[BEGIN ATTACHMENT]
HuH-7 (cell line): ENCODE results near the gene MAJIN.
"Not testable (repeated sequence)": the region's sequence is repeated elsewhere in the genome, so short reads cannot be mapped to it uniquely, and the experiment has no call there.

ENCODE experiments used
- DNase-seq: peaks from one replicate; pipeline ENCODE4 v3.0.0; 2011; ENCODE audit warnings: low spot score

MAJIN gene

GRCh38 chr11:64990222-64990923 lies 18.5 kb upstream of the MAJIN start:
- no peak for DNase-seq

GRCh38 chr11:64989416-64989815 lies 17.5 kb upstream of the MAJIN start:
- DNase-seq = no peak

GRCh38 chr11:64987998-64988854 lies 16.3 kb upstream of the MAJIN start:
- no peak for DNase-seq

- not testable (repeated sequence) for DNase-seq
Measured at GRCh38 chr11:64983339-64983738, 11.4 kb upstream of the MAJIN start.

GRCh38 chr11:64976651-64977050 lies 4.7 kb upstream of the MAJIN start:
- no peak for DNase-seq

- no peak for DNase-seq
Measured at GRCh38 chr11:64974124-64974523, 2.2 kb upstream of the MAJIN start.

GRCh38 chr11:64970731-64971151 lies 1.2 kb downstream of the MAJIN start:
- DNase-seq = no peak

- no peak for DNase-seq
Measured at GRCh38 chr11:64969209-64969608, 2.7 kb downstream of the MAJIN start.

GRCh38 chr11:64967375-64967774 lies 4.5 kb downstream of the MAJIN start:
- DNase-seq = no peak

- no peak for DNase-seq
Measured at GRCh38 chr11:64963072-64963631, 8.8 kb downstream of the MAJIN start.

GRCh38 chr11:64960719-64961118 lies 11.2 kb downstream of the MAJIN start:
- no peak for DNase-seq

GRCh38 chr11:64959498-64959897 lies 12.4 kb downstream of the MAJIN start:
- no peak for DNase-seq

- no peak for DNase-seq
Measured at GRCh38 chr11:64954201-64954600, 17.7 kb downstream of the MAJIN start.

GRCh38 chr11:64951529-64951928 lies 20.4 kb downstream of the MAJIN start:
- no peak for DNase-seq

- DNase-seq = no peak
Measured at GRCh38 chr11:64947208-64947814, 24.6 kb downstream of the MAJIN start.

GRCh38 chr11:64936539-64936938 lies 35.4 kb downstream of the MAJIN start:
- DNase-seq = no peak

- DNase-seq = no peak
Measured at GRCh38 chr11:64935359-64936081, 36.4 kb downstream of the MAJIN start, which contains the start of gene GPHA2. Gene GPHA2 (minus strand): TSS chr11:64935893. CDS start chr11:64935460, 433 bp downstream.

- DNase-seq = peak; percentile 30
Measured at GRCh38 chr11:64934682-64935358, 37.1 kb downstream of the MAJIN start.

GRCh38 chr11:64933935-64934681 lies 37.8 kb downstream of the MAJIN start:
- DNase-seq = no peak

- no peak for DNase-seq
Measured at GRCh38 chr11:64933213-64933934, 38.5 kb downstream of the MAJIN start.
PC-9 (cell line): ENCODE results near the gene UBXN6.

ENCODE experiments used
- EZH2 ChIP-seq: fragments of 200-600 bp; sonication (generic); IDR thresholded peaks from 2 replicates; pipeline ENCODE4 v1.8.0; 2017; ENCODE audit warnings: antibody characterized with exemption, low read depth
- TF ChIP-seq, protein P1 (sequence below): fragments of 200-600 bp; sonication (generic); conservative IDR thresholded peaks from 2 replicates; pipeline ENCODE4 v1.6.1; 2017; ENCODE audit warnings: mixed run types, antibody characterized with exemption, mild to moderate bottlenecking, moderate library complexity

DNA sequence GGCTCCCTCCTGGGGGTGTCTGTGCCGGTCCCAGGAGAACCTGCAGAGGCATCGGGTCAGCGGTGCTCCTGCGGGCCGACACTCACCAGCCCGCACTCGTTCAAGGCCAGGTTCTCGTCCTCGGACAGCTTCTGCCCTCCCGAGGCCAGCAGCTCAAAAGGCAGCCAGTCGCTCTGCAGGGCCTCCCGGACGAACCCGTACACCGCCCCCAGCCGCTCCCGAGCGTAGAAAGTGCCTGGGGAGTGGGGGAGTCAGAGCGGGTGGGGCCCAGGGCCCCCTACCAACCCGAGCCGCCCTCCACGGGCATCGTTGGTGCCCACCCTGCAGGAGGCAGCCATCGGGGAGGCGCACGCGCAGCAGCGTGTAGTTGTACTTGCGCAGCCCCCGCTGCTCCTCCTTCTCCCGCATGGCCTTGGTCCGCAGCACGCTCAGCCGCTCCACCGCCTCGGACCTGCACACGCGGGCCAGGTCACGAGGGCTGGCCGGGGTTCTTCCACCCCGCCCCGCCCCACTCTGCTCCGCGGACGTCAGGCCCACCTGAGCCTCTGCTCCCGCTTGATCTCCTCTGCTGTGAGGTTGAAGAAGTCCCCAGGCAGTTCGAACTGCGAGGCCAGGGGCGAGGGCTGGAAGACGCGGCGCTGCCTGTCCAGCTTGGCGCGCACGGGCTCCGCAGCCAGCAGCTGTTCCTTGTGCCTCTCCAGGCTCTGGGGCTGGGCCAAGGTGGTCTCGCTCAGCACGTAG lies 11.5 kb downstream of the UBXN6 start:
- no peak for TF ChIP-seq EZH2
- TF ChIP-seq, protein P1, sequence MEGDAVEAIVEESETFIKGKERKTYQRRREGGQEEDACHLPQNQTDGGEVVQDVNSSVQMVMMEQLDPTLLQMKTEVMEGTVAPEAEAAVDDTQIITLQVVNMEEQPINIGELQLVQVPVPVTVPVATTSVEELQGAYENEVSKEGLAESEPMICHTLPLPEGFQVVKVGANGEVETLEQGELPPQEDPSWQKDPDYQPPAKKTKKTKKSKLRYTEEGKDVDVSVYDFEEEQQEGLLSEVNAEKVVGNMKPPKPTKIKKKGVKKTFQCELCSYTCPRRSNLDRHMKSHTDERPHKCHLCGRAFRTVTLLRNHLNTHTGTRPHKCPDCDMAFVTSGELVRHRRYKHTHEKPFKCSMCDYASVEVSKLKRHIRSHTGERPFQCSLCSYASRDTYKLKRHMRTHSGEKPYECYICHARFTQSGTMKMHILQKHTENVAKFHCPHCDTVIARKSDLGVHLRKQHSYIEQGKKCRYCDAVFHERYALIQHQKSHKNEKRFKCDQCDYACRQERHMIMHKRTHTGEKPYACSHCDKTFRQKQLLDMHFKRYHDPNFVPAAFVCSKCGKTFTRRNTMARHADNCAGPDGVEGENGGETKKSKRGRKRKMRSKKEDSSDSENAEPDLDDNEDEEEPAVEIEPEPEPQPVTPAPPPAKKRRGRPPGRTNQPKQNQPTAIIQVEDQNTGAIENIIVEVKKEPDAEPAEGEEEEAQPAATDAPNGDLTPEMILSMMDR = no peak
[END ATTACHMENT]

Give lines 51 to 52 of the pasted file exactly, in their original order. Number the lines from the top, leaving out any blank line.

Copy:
- no peak for TF ChIP-seq EZH2
- TF ChIP-seq, protein P1, sequence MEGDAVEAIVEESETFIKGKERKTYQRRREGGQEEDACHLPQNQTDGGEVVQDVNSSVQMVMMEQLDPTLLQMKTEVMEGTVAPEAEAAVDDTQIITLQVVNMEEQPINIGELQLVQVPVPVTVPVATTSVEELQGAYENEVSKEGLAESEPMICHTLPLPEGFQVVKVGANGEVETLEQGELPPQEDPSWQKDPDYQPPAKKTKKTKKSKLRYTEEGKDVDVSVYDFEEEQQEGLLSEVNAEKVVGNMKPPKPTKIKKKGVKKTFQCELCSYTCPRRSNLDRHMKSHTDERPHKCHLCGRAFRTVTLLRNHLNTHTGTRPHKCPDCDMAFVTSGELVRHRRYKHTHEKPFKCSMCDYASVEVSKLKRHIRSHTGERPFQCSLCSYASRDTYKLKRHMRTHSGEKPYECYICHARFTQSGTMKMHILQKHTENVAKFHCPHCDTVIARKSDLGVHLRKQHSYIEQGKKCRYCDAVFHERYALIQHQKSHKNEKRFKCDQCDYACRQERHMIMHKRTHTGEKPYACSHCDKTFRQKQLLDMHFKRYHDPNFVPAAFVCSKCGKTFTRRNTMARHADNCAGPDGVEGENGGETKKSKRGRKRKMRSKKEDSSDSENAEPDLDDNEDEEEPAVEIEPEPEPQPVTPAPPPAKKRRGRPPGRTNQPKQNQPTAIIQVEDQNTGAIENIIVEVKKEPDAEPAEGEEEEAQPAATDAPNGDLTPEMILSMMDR = no peak